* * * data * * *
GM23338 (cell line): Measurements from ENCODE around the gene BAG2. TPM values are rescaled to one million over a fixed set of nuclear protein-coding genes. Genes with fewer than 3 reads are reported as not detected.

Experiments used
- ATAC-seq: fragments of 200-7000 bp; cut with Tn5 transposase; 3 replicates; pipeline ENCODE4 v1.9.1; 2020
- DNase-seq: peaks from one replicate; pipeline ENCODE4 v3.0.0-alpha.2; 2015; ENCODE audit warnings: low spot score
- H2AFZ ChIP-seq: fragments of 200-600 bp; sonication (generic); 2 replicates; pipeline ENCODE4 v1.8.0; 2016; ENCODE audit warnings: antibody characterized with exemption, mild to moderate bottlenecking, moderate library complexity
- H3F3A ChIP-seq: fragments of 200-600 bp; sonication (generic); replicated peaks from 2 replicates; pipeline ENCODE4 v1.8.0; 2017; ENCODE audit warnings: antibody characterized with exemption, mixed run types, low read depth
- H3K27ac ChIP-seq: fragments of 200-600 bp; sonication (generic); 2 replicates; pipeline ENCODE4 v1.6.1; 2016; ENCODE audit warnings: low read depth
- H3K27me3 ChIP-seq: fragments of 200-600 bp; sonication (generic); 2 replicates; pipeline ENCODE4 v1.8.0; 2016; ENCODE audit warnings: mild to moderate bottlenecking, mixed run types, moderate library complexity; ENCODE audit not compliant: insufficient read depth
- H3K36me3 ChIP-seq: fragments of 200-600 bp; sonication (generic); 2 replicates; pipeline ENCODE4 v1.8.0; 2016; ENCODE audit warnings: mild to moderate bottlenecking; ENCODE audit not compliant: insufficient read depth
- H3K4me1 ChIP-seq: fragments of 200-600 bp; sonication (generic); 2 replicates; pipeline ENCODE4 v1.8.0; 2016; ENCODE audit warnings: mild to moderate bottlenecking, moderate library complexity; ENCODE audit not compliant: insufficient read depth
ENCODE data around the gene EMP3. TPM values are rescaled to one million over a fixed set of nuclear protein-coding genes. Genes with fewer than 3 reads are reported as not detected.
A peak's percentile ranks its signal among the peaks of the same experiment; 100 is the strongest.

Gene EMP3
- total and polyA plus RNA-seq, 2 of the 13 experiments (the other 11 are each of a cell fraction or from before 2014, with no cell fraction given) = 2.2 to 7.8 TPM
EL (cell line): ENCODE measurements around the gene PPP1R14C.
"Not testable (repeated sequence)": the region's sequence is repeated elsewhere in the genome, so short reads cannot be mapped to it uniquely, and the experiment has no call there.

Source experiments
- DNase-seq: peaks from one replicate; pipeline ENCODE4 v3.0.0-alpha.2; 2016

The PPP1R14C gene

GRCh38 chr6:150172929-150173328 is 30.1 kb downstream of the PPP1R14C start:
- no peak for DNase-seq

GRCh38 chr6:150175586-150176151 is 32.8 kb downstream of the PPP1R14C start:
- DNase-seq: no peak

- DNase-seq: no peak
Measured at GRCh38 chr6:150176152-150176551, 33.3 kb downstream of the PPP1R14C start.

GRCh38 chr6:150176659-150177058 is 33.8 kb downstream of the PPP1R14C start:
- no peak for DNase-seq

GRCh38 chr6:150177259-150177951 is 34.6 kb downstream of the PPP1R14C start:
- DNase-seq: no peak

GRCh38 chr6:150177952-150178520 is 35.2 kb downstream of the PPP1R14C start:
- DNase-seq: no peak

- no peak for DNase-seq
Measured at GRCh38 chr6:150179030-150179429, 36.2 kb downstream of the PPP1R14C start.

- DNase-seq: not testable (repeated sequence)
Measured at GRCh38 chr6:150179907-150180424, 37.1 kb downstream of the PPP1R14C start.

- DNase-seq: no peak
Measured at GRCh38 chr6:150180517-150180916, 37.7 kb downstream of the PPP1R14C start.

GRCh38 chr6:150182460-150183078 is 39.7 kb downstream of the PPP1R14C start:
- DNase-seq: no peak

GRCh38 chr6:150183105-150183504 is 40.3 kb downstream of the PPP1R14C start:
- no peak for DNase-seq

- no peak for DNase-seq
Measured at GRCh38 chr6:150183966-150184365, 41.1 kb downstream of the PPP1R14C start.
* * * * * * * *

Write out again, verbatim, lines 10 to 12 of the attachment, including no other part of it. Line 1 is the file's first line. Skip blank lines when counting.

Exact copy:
- H3K4me1 ChIP-seq: fragments of 200-600 bp; sonication (generic); 2 replicates; pipeline ENCODE4 v1.8.0; 2016; ENCODE audit warnings: mild to moderate bottlenecking, moderate library complexity; ENCODE audit not compliant: insufficient read depth
ENCODE data around the gene EMP3. TPM values are rescaled to one million over a fixed set of nuclear protein-coding genes. Genes with fewer than 3 reads are reported as not detected.
A peak's percentile ranks its signal among the peaks of the same experiment; 100 is the strongest.